One of the cast-iron rules governing entries into the global and local competitions is that the works must not be manipulated in such a way as to alter the composition, by adding, rearranging, reversing, distorting or removing people and/or objects from within the frame.
That point was reiterated by the curator when a member of the group that took part in a press tour of the exhibition last week suggested that the Israeli winner of the Photo of the Year had been doctored to produce a more dramatic effect. The stunning shot, taken by Menahem Kahana of the French-based AFP news agency, shows three Palestinian women standing in the fire-damaged house of the Dawabsheh family in the West Bank town of Duma, shortly after the arson that led to the deaths of an 18-month-old baby and his parents.
“Like the three sirens of mythology, like three angels witnessing abuse, stand three Palestinian women, stricken at the sight of the horror unfolding before them in the house of the Dawabsheh family, burnt to the ground,” says the curator. “The photograph, which was selected unanimously by the jury, was taken by Menahem Kahana three days after the terrorist attack that was carried out by Jewish extremists.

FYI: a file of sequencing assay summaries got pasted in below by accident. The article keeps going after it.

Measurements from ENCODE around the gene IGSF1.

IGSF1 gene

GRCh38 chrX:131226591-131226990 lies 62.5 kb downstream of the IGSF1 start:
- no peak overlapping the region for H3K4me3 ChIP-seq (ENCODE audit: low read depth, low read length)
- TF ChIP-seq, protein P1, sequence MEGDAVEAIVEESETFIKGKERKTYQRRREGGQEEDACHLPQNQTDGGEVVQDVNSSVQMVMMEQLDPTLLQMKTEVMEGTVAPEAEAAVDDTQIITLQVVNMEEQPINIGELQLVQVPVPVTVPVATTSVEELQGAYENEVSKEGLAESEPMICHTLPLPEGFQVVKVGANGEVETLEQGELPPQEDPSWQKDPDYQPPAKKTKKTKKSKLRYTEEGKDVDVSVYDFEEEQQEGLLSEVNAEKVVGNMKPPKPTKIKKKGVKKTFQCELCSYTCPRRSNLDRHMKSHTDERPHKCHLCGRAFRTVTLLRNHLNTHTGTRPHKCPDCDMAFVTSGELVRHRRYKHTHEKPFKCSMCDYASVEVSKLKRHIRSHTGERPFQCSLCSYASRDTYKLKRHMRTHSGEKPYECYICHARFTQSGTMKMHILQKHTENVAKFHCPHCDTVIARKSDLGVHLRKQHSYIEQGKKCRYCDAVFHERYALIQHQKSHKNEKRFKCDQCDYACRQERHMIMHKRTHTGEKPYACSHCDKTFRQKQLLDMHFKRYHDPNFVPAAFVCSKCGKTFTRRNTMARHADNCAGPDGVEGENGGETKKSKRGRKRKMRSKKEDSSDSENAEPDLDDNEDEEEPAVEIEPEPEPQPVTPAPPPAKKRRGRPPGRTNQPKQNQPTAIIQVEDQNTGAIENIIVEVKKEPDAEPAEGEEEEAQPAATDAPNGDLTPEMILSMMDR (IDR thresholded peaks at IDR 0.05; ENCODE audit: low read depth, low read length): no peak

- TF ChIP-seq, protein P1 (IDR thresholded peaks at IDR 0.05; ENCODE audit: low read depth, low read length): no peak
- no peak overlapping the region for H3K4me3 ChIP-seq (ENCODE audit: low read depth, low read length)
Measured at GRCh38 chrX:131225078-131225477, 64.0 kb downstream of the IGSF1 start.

The photograph expresses, in one image, not only the shock, the sorrow and the pain over the family members, who were burnt to death, but also the horror from the extremists, whose actions will push us all into the abyss.”
The level of drama that exudes from the top-placed local entry is echoed, to some degree or other, in numerous other photographs in exhibition, both from here and abroad. These days, of course, with myriad-channel TV and masses of media options offered by the Internet, competition between reporters is all the more fierce. After all, by definition, all media professionals have to get their work out there. So one wonders whether, in the constant struggle to grab headlines, journalists may be drawn into seeking out ever more jarring images to catch the attention of a consumership that is undergoing a process of desensitization through overexposure to horrific images.
Laurens Korteweg, Amsterdam-based project manager for World Press Photo, who was in Israel last week to expound on the items from abroad in the Eretz Israel Museum show, is keenly aware of the problem.